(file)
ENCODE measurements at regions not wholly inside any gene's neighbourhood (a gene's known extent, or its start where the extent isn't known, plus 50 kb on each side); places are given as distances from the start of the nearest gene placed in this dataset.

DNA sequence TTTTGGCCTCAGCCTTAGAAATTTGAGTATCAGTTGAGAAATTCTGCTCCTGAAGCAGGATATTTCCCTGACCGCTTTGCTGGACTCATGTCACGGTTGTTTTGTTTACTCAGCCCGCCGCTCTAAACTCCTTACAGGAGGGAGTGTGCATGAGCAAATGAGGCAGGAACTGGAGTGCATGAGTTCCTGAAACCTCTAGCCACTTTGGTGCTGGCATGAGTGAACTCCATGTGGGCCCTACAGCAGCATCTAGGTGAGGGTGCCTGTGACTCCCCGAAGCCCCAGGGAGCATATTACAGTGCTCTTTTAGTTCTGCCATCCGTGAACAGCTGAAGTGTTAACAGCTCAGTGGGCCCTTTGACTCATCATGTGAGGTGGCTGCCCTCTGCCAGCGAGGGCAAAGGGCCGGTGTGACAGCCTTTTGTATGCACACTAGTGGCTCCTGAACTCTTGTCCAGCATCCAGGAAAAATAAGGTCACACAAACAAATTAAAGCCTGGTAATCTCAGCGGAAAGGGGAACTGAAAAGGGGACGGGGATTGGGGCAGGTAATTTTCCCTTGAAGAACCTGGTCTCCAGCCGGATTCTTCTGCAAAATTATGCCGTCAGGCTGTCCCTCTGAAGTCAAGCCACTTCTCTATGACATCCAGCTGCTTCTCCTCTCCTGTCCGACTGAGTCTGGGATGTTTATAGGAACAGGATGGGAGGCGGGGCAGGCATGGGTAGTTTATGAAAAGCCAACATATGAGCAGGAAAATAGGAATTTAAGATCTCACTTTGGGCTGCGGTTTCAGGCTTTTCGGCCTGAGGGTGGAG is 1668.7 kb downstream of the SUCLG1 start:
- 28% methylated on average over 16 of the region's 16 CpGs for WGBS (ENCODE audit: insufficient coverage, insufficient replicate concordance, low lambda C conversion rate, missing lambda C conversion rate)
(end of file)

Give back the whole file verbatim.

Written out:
ENCODE measurements at regions not wholly inside any gene's neighbourhood (a gene's known extent, or its start where the extent isn't known, plus 50 kb on each side); places are given as distances from the start of the nearest gene placed in this dataset.

DNA sequence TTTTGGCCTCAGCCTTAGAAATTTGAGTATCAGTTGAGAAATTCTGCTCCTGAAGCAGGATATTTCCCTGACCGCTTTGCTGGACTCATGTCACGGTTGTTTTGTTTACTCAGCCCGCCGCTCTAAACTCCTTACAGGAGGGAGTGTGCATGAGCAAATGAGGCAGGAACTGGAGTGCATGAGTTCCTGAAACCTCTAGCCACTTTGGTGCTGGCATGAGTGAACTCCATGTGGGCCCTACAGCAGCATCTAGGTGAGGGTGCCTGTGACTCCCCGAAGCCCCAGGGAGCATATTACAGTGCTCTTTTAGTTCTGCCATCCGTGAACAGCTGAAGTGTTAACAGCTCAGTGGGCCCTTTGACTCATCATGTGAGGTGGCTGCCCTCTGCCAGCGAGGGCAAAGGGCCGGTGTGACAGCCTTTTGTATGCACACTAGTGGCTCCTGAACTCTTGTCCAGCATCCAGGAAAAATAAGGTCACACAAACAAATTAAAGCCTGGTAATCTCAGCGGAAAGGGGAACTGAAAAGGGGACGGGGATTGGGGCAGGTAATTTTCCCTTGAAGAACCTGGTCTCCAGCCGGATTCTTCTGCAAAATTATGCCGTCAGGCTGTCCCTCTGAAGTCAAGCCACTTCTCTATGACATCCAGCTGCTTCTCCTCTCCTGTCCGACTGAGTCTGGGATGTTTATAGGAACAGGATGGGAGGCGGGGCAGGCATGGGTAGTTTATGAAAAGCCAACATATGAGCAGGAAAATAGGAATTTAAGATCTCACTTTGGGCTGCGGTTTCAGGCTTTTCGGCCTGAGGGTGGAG is 1668.7 kb downstream of the SUCLG1 start:
- 28% methylated on average over 16 of the region's 16 CpGs for WGBS (ENCODE audit: insufficient coverage, insufficient replicate concordance, low lambda C conversion rate, missing lambda C conversion rate)